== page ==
|3. Assess and interpret interobserver agreement.||A-08||C-8||Ledford, J. R., Lane, J. D., & Gast, D. L. (2018). Dependent variables, measurement, and reliability. In J. R. Ledford & D. L. Gast (Eds.), Single case research methodology (3rd ed., chapter 5). New York, NY: Routledge.|
|4. Review graphed data of learner performance and make data-based decisions for future modifications to instructional plans.||I-05||H-7, H-8|
Browder, D. M., Demchak, M., Heller, M., & King, D. (1989). An in vivo evaluation of the use of data-based rules to guide instructional decisions. Journal of the Association for Persons With Severe Handicaps, 14 , 234–240. 10.1177/154079698901400309; Demchak, M., & Sutter, C. (2019). Teachers’ perception of use and actual use of a data-based decision-making. Education and Training in Autism and Developmental Disabilities, 54, 175–185.
Jimenez, B. A., Mims, P. J., & Browder, D. M. (2012). Data-based decisions guidelines for teachers of students with severe intellectual and developmental disabilities. Education and Training in Autism and Developmental Disabilities, 47, 407–413.
|5. Review data collection methods to determine most appropriate methods for plans.||H-01 to H-05||C-2, C-7, C-9|
Fiske, K., & Delmolino, L. (2012). Use of discontinuous methods of data collection in behavioral intervention: Guidelines for practitioners. Behavior Analysis in Practice, 5(2), 77–81. 10.1007/BF03391826
LeBlanc, L. A., Raetz, P. B., Sellers, T. P., & Carr, J. E. (2016). A proposed model for selecting measurement procedures for the assessment and treatment of problem behavior. Behavior Analysis in Practice, 9, 77–83. https://10.1007/s40617-015-0063-2
|6. Develop data sheets for behavior support plans.|
A-01 to A-14 (as applicable),
|C-1 to C-9||Bambara, L. M., & Knoster, T. P. (2009). Designing positive behavior support plans (2nd ed.). Washington, DC: AAIDD.|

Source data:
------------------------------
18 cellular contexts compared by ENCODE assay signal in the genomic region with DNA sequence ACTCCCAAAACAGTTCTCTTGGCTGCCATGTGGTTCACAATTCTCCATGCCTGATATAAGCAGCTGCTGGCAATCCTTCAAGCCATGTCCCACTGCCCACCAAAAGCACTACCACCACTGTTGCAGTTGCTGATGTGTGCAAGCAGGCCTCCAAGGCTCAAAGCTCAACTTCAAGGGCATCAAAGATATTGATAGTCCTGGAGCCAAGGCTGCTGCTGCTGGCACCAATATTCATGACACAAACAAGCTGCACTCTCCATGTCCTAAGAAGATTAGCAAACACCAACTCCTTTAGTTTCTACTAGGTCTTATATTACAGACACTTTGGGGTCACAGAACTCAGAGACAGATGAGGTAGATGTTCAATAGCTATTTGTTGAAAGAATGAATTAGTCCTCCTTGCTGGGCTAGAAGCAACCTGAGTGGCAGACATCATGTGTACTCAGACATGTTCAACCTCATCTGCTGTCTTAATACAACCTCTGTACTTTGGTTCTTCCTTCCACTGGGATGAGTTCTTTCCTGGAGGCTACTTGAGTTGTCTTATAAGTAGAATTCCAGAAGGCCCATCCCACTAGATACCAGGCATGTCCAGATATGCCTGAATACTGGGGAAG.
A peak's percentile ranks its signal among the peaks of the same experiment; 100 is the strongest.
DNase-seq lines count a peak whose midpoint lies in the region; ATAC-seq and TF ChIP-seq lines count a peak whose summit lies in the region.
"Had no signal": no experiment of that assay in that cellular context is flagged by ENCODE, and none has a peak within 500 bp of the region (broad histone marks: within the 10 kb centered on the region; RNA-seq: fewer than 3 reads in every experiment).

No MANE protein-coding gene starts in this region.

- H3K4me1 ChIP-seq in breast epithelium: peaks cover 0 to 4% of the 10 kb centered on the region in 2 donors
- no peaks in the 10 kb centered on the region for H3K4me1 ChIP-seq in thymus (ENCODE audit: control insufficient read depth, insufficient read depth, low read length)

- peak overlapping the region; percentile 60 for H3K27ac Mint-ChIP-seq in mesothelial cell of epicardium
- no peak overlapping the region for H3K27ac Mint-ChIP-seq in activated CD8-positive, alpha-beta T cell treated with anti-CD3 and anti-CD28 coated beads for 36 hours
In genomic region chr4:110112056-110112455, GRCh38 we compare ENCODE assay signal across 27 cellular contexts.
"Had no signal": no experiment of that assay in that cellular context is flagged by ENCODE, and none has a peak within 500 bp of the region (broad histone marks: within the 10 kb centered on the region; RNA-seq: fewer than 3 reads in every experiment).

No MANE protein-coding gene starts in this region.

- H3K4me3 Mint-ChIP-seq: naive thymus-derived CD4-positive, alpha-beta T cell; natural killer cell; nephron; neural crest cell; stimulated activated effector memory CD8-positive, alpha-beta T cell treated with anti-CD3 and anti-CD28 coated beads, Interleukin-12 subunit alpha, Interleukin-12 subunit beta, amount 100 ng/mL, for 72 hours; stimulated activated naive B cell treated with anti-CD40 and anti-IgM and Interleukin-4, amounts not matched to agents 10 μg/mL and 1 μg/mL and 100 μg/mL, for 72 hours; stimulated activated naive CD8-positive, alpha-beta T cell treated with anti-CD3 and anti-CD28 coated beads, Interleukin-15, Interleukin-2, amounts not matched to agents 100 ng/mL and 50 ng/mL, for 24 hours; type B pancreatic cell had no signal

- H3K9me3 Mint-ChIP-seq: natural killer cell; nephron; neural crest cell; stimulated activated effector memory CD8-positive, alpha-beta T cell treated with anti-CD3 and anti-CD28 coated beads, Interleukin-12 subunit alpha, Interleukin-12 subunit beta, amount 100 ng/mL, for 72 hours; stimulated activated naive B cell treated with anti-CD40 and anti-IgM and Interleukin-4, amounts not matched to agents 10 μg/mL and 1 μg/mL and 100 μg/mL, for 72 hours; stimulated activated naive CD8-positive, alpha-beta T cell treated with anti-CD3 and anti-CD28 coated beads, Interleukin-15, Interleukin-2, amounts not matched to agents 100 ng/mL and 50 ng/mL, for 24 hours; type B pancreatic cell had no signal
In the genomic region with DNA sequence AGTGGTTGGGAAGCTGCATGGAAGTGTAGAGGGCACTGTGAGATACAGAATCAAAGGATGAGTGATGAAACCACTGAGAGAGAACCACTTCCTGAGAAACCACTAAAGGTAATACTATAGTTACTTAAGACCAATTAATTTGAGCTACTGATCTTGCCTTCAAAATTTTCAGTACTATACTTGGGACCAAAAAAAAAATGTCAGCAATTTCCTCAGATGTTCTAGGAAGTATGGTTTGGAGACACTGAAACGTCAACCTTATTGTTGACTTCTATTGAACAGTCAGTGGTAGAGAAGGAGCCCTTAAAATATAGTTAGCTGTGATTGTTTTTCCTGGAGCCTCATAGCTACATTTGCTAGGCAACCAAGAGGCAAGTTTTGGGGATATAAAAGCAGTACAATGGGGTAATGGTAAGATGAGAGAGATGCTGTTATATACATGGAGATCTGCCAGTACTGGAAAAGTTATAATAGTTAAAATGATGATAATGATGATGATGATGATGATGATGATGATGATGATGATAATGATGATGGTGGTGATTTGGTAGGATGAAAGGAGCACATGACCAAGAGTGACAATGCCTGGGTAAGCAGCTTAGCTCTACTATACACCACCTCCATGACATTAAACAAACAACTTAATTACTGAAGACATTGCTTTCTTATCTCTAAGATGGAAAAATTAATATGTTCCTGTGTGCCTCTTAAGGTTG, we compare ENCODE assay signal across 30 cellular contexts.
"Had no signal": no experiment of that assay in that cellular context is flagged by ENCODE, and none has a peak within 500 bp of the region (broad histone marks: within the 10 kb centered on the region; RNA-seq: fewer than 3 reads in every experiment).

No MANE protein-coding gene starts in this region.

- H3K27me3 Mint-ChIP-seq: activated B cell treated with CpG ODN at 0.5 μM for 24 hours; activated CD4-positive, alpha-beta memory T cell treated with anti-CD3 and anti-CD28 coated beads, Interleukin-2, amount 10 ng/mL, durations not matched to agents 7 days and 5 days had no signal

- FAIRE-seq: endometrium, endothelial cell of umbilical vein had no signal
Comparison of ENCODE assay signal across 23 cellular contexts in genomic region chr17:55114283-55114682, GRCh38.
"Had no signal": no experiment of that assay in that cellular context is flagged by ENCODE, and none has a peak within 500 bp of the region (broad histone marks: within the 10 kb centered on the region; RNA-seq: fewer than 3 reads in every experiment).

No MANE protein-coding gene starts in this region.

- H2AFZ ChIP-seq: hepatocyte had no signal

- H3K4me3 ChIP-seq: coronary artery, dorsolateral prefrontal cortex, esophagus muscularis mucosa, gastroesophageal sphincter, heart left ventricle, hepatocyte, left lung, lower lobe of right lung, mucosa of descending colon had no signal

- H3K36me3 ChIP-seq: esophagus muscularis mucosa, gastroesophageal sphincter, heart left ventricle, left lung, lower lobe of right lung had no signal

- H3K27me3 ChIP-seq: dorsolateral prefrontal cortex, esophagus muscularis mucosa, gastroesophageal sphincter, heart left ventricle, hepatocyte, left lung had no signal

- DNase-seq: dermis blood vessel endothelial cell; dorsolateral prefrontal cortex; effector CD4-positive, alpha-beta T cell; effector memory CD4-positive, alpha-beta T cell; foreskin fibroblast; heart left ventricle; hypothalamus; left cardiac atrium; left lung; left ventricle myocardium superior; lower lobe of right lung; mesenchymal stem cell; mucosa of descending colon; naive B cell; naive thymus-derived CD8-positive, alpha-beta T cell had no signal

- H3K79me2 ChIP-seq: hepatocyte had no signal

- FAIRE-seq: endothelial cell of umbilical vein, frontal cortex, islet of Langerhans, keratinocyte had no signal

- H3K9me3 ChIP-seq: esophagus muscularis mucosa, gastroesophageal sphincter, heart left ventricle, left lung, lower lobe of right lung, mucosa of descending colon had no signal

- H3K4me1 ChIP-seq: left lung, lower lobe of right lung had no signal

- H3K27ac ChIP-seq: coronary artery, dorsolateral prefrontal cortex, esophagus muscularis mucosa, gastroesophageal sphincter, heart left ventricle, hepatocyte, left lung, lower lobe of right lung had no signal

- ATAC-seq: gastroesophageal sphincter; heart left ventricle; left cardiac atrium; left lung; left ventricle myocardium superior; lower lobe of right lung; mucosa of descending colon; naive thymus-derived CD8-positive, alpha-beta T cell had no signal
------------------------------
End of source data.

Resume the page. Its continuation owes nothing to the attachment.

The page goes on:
|7. Develop data sheets for instructional plans.|
A-01 to A-14 (as applicable),
|C-1 to C-9||Collins, B. (2012). Systematic instruction for students with moderate and severe disabilities (chapter 2). Baltimore, MD: Brookes.|
|8. Develop and write instructional plans for (learner) skill acquisition.|
D-01 to D-21 (as applicable),
E-01 to E-13 (as applicable),
F-01 to F-08 (as applicable),
G-01 to G-08 (as applicable),
J-01 to J-15 (as applicable)
|G-1 to G-22, H-1 to H-5, H-6 to H-9 (if plan is to be implemented via telehealth)||Collins, B. C., Lo, Y., Park, G., & Haughney, K. (2018). Response prompting as an ABA-based instructional approach for teaching students with disabilities. TEACHING Exceptional Children, 50, 343–355. 10.1177/0040059918774920|
|9. Research literature to support instructional plans.||B-01, B-02||H-2|
|10. Research literature on response-prompting procedures to use within instructional plans for skill acquisition (e.g., least-to-most prompts, most-to-least prompts, constant time delay, progressive time delay, graduated guidance).||B-01, B-02||G-4|
Cengher, M., Budd, A., Farrell, N., & Fienup, D. M. (2018). A review of prompt-fading procedures: Implications for effective and efficient skill acquisition. Journal of Developmental and Physical Disabilities, 30, 155–173. 10.1007/s10882-017-9575-8
Demchak, M. (1990). Response prompting and fading methods: A review. American Journal on Mental Retardation, 94, 603–615.
Walker, G. (2008). Constant and progressive time delay procedures for teaching children with autism: A literature review. Journal of Autism and Developmental Disorders, 38, 265–271.
|11. Demonstrate competence in implementing response-prompting procedures through role-play with supervisor and other trainees.||D-03||G-4|
|12. Teach response-prompting procedures specific to learners to parents and/or other educational staff.||D-03, K-03||G-4, I-4||Sawyer, M. R., Andzik, N. R., Kranak, M. P., Wilke, C. P., Curiel, E. S. L., Hensley, L. E., & Neef, N. A. (2017). Improving pre-service teachers’ performance skills through behavioral skills training. Behavior Analysis in Practice, 10, 296–300. 10.1007/s40617-017-0198-4|
|13. Research literature on chaining procedures (i.e., forward chaining, backward chaining, total task) to use within instructional plans for skill acquisition.||B-01, B-02||G-8|